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AISI Urges Govt. to Address Steel Issues

Written by Sandy Williams

AISI: WASHINGTON, D.C. – American Iron and Steel Institute (AISI) President and CEO Thomas J. Gibson today urged President Obama to “fight for manufacturing and for steel” during the U.S. visit of Chinese President Xi Jinping this week. Gibson said his group wholeheartedly supports the positions outlined in letters sent this week to the Administration by nearly 70 members of the Congressional Steel Caucus, led by Reps. Tim Murphy (R-PA) and Pete Visclosky (D-IN); and by leading senators from key steel states, Sens. Sherrod Brown (D-OH) and Richard Burr (R-NC). 

Gibson echoed the concerns of the members of Congress, saying, “China currently produces as much steel as the rest of the world combined. A significant amount of this Chinese steel is exported to the U.S. and other world markets which has contributed to a devastating import surge that has caused steel plants to be idled and workers to lose jobs. We know that China doesn’t play by the same rules as we do. China manipulates its currency to gain unfair advantage in the U.S. and other export markets,and most of China’s steel industry is state owned and subsidized which has led to massive global overcapacity. The Administration cannot let the opportunity to discuss these critical issues during President Xi’s visit pass us by.”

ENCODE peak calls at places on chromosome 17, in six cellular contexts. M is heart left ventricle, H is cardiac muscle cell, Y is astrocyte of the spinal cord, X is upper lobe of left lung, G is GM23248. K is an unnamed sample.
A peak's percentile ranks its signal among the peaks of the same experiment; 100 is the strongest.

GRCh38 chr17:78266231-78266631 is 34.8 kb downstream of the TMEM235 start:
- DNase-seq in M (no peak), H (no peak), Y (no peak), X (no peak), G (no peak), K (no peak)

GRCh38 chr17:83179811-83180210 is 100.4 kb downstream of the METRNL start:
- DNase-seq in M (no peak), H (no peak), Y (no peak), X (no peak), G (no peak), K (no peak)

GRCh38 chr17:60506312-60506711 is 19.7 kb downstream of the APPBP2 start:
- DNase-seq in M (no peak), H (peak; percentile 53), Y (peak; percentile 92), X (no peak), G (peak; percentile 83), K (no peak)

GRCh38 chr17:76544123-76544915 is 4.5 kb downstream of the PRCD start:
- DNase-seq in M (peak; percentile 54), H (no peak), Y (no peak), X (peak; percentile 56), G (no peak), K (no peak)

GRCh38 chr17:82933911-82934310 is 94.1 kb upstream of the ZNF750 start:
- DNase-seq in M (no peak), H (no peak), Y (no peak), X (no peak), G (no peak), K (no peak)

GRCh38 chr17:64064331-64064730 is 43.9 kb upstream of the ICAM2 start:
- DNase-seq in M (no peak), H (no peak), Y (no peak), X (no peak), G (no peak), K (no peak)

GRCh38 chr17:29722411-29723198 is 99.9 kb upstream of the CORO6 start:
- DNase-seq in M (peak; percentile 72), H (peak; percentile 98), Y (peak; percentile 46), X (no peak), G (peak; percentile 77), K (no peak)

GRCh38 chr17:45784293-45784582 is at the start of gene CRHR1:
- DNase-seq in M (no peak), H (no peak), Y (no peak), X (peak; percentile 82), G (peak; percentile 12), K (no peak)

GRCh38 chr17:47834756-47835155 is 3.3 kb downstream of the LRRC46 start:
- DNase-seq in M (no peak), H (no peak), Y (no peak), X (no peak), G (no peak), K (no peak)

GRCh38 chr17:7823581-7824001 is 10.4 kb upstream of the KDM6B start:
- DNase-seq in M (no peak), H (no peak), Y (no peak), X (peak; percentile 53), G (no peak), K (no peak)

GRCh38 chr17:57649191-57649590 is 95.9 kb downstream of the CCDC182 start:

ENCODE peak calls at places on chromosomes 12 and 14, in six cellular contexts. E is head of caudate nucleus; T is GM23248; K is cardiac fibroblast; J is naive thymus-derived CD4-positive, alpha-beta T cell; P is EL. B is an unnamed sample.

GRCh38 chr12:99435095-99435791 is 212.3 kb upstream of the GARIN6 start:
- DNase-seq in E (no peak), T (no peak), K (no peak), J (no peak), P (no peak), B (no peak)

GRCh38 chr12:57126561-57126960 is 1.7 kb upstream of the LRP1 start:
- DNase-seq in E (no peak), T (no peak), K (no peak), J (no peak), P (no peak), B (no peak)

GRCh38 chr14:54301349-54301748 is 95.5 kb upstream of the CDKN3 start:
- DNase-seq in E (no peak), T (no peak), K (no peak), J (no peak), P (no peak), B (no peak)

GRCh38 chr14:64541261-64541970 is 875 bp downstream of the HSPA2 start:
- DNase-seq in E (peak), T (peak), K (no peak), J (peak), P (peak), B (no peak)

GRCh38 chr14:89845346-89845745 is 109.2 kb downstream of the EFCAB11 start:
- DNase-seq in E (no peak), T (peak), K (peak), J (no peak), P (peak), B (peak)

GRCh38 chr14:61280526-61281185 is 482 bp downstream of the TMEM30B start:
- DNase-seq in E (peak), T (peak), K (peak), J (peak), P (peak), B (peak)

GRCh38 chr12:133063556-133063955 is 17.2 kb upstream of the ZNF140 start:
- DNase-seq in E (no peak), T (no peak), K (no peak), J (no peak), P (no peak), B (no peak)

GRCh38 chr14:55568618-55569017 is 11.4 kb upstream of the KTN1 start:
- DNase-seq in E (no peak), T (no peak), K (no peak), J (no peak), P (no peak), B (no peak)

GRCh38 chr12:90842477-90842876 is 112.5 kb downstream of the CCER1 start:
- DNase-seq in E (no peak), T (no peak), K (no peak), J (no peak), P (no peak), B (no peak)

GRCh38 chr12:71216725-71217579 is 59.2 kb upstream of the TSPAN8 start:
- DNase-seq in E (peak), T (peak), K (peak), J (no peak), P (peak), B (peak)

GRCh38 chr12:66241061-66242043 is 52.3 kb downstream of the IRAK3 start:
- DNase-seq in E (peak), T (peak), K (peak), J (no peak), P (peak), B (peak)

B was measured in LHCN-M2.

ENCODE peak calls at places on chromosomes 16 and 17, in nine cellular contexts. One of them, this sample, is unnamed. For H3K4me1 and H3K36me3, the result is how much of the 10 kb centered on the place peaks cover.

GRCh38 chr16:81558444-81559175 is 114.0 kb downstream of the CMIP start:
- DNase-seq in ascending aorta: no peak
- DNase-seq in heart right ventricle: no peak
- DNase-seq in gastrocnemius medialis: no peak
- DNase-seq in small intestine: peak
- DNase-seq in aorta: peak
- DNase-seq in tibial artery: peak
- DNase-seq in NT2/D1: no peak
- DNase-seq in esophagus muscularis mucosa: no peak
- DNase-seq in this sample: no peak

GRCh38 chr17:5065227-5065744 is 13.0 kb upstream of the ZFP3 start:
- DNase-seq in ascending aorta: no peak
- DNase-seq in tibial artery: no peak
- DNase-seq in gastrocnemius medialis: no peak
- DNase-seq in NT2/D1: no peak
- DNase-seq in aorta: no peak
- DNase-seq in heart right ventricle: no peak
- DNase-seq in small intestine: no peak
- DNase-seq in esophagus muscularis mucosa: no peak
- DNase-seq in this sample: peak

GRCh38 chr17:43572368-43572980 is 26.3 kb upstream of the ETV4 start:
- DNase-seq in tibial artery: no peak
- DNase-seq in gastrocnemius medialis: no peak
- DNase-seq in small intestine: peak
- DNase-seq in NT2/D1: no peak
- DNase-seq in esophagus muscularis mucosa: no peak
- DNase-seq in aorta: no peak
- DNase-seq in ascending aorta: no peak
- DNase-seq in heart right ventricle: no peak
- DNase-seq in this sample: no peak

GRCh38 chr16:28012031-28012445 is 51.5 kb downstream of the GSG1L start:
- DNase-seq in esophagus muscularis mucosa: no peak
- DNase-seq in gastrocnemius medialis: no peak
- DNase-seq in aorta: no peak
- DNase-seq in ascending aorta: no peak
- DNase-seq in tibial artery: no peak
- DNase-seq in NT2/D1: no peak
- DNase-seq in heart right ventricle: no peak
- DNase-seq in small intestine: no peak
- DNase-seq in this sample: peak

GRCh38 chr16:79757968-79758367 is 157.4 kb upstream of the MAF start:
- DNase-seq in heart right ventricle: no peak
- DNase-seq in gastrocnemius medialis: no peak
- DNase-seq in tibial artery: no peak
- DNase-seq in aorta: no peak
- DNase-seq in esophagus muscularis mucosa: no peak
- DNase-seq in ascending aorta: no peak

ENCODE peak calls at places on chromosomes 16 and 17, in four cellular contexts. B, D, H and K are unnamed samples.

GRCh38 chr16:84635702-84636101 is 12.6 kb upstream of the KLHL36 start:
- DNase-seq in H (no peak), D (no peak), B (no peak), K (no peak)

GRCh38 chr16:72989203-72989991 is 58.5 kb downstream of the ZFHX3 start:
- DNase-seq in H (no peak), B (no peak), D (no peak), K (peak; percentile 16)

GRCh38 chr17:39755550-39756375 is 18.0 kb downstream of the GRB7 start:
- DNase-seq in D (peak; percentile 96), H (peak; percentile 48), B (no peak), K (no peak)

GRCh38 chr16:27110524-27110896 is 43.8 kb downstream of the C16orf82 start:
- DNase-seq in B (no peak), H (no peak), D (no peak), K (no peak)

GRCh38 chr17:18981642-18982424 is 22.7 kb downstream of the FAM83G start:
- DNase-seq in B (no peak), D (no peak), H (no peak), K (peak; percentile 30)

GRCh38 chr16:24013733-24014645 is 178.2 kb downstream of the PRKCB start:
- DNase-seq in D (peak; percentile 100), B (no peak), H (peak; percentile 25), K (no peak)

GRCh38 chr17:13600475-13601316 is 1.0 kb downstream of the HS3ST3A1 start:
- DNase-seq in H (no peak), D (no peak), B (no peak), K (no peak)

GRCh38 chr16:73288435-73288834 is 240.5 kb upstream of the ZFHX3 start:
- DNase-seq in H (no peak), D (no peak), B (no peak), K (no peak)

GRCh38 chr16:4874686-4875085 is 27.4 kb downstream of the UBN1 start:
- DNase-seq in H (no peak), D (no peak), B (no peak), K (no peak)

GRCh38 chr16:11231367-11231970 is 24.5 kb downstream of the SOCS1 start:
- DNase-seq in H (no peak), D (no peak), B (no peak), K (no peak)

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He noted that through the first seven months of 2015, China has exported 67 million metric tons of steel, which is a 27 percent increase over 2014 figures, levels, and on track to exceed 100 million metric tons, greater than all steel production in the United States last year. 

Gibson also said that China continues to “fail to abide by market principles,” and noted that AISI on Wednesday filed formal comments with the Office of the U.S. Trade Representative (USTR) regarding concerns about China’s WTO compliance. AISI’s submission emphasized that “China’s substantial, long-term breach of its WTO commitments continues to have serious consequences for American steel producers, other American manufacturers, and the U.S. and world economies. 

“The U.S. needs to take bolder steps to address this ongoing problem. The fact that China has not fully complied with its WTO obligations underscores the importance of effective enforcement of U.S. trade remedy laws. All of these issues should be on the table during President Xi’s trip here,” Gibson concluded.

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